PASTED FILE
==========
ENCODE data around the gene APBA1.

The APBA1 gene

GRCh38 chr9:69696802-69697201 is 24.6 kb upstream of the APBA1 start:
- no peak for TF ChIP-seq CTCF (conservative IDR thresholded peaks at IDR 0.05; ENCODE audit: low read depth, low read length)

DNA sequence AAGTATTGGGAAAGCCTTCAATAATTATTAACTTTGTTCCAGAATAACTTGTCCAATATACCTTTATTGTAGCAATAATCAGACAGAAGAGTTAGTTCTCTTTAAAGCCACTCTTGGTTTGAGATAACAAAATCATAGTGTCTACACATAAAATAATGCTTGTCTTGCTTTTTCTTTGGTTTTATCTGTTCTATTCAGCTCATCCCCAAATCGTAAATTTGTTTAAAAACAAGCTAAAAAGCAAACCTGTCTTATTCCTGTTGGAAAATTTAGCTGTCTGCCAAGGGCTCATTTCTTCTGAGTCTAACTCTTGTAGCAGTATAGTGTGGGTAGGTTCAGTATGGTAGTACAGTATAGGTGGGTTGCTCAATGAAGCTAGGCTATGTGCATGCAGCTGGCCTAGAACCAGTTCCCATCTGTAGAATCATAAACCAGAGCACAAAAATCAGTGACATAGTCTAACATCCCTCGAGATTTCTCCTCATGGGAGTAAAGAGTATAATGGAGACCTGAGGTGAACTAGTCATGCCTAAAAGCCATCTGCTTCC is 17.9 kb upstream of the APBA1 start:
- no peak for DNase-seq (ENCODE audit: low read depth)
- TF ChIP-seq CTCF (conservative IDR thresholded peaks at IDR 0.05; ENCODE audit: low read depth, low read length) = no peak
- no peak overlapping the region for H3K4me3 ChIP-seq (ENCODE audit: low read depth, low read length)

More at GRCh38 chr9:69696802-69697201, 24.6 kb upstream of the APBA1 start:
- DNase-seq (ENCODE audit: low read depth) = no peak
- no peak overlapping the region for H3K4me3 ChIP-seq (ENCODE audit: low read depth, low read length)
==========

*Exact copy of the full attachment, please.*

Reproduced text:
ENCODE data around the gene APBA1.

The APBA1 gene

GRCh38 chr9:69696802-69697201 is 24.6 kb upstream of the APBA1 start:
- no peak for TF ChIP-seq CTCF (conservative IDR thresholded peaks at IDR 0.05; ENCODE audit: low read depth, low read length)

DNA sequence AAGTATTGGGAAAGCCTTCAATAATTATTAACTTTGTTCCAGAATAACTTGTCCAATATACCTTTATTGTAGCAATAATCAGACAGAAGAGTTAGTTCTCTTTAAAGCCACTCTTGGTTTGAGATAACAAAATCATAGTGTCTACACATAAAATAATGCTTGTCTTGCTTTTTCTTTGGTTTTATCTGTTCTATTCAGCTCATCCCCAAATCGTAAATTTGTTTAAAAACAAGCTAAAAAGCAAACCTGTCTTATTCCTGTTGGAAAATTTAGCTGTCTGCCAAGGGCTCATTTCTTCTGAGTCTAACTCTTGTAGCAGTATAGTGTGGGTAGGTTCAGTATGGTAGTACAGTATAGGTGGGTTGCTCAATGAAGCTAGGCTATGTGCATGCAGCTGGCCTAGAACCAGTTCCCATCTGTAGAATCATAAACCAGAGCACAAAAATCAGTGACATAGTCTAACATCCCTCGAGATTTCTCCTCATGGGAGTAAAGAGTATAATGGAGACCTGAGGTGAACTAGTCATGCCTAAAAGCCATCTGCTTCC is 17.9 kb upstream of the APBA1 start:
- no peak for DNase-seq (ENCODE audit: low read depth)
- TF ChIP-seq CTCF (conservative IDR thresholded peaks at IDR 0.05; ENCODE audit: low read depth, low read length) = no peak
- no peak overlapping the region for H3K4me3 ChIP-seq (ENCODE audit: low read depth, low read length)

More at GRCh38 chr9:69696802-69697201, 24.6 kb upstream of the APBA1 start:
- DNase-seq (ENCODE audit: low read depth) = no peak
- no peak overlapping the region for H3K4me3 ChIP-seq (ENCODE audit: low read depth, low read length)